ATHENS — Georgia’s Faton Bauta is working at safety in practice this week and that’s not a ruse, according to coach Mark Richt.
In fact, Richt said the Bulldogs’ junior quarterback, coming off his first career start, actually volunteered to play safety on the scout team. He did it, Richt said, in order to “stay in shape” and to “give a good look” to the offense.
That said, Richt insisted Bauta is not eliminated from consideration to play quarterback against Kentucky on Saturday. It does appear, however, that he won’t get a second straight start. That battle is being waged this week primarily between Greyson Lambert and Brice Ramsey.
“We don’t know right now,” Richt said of who will start. “We’re repping a couple of guys, we’re trying to make a decision on who to play. Greyson and Brice have gotten most of the reps with the ones so far, but Faton’s gotten a few so far. So we’ll see.”
But when he’s not taking snaps on offense, Bauta is chasing around receivers as the scout-team safety. Richt volunteered that factoid when asked an unrelated question about Bauta’s competitive spirit.
“This week he went to Coach (Brian) Schottenheimer and said, ‘look, can I work some scout team? I want to make sure I stay in shape,” Richt said. “When it’s time for me to get reps on offense, I’ll run over there and get reps. But if I’m not getting reps on the offense, I think I can help the team by giving a good look on the scout team as a safety.’
“So he’s back there running around and getting the scout team juiced up, fired up,” Richt continued. “And when it’s time to take offensive plays he runs over there and takes offensive plays. That’s leadership to me. That’s competitive spirit. That’s a guy who wants to help Georgia win. And I admire that about him.”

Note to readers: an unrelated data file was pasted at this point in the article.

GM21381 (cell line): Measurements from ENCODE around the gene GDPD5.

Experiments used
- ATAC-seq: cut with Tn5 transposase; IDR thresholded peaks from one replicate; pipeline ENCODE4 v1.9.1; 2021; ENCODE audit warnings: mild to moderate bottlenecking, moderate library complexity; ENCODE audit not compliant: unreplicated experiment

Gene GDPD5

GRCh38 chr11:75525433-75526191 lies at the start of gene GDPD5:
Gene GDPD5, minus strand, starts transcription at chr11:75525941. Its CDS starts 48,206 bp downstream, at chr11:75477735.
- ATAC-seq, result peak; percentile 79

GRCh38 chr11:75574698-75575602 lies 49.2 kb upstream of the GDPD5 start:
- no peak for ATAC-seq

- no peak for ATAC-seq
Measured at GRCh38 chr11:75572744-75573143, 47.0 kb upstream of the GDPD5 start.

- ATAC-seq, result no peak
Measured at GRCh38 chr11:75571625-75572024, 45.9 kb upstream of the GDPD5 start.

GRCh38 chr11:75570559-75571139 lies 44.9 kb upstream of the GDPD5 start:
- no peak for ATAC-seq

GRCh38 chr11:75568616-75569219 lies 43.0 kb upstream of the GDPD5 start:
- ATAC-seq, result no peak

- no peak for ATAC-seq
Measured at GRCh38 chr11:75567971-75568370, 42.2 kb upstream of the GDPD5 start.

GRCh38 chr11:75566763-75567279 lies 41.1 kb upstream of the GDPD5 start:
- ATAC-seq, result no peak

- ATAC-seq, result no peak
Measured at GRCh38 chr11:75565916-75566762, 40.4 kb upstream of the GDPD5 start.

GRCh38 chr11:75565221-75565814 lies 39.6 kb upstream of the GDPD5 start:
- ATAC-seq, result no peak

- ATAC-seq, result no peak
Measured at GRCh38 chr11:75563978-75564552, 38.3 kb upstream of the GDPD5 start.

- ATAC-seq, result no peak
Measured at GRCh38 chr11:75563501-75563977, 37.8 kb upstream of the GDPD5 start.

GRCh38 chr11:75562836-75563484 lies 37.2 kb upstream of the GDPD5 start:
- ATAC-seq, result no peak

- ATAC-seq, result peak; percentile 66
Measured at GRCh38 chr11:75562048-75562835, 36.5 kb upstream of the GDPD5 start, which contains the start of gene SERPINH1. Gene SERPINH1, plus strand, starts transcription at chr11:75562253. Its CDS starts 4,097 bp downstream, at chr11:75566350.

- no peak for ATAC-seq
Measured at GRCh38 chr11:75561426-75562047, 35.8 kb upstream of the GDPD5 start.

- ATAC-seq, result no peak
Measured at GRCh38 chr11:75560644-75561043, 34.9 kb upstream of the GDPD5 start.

Richt and the Bulldogs shocked everybody — but Florida, apparently — when they decided to start Bauta against the Gators this past Saturday. A third-teamer since he arrived at Georgia, it was Bauta’s first career start.
It did not go well. The junior from West Palm Beach, Fla., was 15-of-33 passing for 154 yards and four interceptions. The Bulldogs failed to score a touchdown for a second consecutive week.
Earlier in the day Wednesday, Richt said on the weekly SEC’s coaches teleconference call that part of the reason they decided to go with Bauta was to see if “everybody could keep it under their hat.” But nobody could.
News eked out two days before the game. And afterward, the Gators’ players and coaches said they were completely unconcerned about who was going to play quarterback for Georgia.
Richt was asked after Wednesday’s practice how important he felt deception and misinformation was in trying to build a successful strategy each week.
“If you make a change you prefer the other team not to know. That’s all,” he said. “If you make a change at the quarterback position and the guy might have just a little bit of a different style to his game, you’d just as soon the other team not know if you can help it. You don’t want to be sitting there have all this deception, but it’s one thing to be deceptive and it’s another thing to just not say.”
However, on Wednesday of last week, Richt admitted that “all three quarterbacks” were getting reps with the No. 1 offense. Bauta had not gotten any since preseason camp before that.
“A lot of times I’d just as soon not say,” Richt said. “… The less information the other team has the better. That’s just all there is to it. It’s just like in war. I mean, that’s why there are intelligence agencies trying to figure out what the other side is going to do. The less the other team knows the better. That’s all it’s about. It’s not about gamesmanship or trying to be coy or trying to whatever. You’re trying to not give the other team an edge. That’s all.”